The teachers’ union big win in court this week has created big headaches for Christy Clark.
Practically, the ruling that the Liberals acted illegally in stripping class size and composition limits from teachers’ contracts in 2002 could end up adding to the education.
It will certainly make contract talks with the B.C. Teachers Federation, already underway, much more difficult.
Politically, the ruling raises questions about Clark’s judgment. She was education minister at the time and a key architect and defender of the discredited legislation.
And it reminds people that, while Clark has been working to distance herself from the Campbell years, she was a cabinet minister and deputy premier for the Liberals’ first three years in government, when some of the most controversial decisions were made.
The issue isn’t complex. The teachers’ union had successfully bargained to have class size and composition limits in contracts. (Composition refers to the number of special needs students in a class.)
In 2001, the newly elected Liberals thought the limits were too restrictive, costly and properly a matter of education policy.
So they passed laws in 2002 to strip them from the contract and bar the union from negotiating the issues in future.
The Liberals had a point. Class sizes are matter of education policy, which should be the responsibility of school trustees and MLAs.
But a sensible government would recognize they are also an issue of working conditions. There needs to be some balancing of interests.
Clark didn’t see it that way. The government used legislation to strip the contracts. (In spite of Gordon Campbell’s pre-election promise to honour all signed agreements.)
It did the same thing with health workers, leading to the firing of some thousands of employees to be replaced with people working for much lower wages.)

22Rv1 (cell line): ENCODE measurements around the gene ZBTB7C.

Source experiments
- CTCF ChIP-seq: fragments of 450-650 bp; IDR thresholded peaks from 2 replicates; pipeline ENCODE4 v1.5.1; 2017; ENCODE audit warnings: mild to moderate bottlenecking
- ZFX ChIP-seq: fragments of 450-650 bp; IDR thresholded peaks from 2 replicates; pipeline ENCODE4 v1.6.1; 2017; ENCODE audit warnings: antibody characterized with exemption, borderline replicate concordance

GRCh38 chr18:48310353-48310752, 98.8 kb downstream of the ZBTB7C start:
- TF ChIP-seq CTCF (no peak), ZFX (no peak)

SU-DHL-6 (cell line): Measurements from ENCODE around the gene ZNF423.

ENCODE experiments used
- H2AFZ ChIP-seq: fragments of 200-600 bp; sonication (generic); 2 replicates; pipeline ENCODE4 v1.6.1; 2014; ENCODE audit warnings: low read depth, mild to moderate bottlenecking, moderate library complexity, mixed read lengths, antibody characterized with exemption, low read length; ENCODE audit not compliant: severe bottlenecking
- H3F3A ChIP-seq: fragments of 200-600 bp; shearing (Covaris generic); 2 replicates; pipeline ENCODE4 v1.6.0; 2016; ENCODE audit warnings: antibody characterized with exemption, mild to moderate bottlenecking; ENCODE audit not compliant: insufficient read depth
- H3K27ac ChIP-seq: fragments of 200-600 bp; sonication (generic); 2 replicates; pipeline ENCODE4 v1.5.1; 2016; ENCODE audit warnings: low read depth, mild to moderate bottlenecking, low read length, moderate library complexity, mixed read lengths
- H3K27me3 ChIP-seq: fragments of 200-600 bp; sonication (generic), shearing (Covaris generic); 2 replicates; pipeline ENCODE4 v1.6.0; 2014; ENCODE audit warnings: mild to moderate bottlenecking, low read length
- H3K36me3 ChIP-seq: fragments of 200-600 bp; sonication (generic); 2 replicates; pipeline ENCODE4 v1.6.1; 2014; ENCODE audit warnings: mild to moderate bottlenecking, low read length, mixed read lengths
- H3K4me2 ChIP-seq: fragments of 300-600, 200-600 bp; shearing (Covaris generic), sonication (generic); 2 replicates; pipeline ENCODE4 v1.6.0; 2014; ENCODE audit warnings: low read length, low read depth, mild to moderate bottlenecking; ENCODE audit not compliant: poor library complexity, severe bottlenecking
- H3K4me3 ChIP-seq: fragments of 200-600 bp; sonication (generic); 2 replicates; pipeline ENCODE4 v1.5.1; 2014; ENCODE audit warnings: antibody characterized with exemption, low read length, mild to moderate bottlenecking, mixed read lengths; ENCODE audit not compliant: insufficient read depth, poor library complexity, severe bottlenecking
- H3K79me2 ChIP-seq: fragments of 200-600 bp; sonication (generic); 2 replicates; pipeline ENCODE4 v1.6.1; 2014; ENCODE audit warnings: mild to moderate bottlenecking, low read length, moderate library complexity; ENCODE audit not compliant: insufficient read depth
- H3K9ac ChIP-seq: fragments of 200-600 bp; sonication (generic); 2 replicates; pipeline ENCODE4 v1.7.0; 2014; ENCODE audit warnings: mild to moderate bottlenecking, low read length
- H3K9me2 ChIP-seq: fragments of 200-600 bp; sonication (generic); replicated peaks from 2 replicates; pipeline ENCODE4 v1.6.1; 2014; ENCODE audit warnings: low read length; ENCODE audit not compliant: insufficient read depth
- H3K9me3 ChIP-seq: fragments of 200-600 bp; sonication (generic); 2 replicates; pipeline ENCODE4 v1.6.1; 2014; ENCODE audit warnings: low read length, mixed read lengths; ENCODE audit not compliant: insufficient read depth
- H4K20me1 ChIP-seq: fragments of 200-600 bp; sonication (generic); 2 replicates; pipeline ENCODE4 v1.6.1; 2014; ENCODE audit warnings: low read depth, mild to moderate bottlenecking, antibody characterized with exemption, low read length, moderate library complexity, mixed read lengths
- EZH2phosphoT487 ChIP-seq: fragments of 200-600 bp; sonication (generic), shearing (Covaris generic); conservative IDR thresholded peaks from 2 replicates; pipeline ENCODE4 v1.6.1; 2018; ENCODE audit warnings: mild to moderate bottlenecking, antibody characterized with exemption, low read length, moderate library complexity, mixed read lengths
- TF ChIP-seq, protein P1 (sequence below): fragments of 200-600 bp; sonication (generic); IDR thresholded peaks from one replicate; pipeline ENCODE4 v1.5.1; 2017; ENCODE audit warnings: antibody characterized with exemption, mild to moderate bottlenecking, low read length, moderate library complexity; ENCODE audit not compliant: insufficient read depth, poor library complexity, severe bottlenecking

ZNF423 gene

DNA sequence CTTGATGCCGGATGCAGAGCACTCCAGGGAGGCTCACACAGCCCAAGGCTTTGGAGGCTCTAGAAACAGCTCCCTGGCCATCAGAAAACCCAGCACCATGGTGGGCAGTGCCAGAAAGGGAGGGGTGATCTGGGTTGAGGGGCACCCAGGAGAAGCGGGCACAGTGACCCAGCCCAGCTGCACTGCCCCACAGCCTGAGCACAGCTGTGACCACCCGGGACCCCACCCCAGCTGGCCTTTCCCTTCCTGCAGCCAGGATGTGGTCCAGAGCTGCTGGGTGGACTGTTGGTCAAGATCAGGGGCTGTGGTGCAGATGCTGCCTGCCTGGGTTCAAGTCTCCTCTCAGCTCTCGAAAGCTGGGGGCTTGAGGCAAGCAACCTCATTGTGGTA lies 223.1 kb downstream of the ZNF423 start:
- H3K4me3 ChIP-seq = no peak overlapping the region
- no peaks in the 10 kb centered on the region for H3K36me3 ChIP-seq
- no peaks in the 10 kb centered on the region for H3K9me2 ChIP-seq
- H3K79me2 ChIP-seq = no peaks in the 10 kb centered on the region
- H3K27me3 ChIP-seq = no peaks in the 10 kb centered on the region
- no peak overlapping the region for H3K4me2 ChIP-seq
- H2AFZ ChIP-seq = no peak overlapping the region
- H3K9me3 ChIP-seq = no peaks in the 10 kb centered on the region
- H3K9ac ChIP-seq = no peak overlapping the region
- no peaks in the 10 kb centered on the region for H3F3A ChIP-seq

The health unions won their lawsuit in 2007. That cost taxpayers $85 million in settlement costs.
Now the teachers’ union has won a similar victory. The court found there was no justification for stripping the contract and removing teachers’ right to bargain working conditions – especially when they had agreed to other concessions in negotiations in return for the class size and composition limits.
The court didn’t rule teachers had an absolute right to negotiate class size limits.
But it found the government hadn’t made any real case that the issues couldn’t have been addressed through bargaining and had made no effort to find other, less draconian solutions.
Before Clark and company stripped the contracts, there months of consultation with the B.C. School Employers’ Association, which bargained for school districts.
But none, literally, with the B.C. Teachers Federation on ways of dealing with the underlying issues.
OK, the BCTF was a difficult union. (And still is – the union is seeking outlandish wage increases in the current round of negotiations.)
But the government’s failure to make any effort before using legislation to strip contracts was thuggish and incompetent.
And costly. If the government had made any sort of real effort to seek solutions to real problems, the outcome of the court case might have been different.
The law on bargaining rights was unclear at the time. The health unions’ 2007 Supreme Court of Canada victory changed that.
But practically and ethically, seeking a solution without attacking the bargaining rights of teachers – and creating years of costly conflict – would have been much smarter.
Instead, the government blundered ahead. In court, it couldn’t provide any evidence class size limits were a real problem. It couldn’t offer any evidence that a negotiated resolution wasn’t available. And it conceded it didn’t even try to solve the problem without a harsh law.
Those were costly mistakes. The court gave the government 12 months to address the rights’ violation, but the teachers’ union is not going to sign a new agreement that doesn’t reflect the judgment.
Clark faces an early test. And not an easy one.
Footnote: It’s also surprising that the government didn’t try to negotiate a settlement with the teachers once the health unions won in 2007.
The clear legal victory gives the BCTF considerable bargaining clout in the current talks, which the union will certainly use.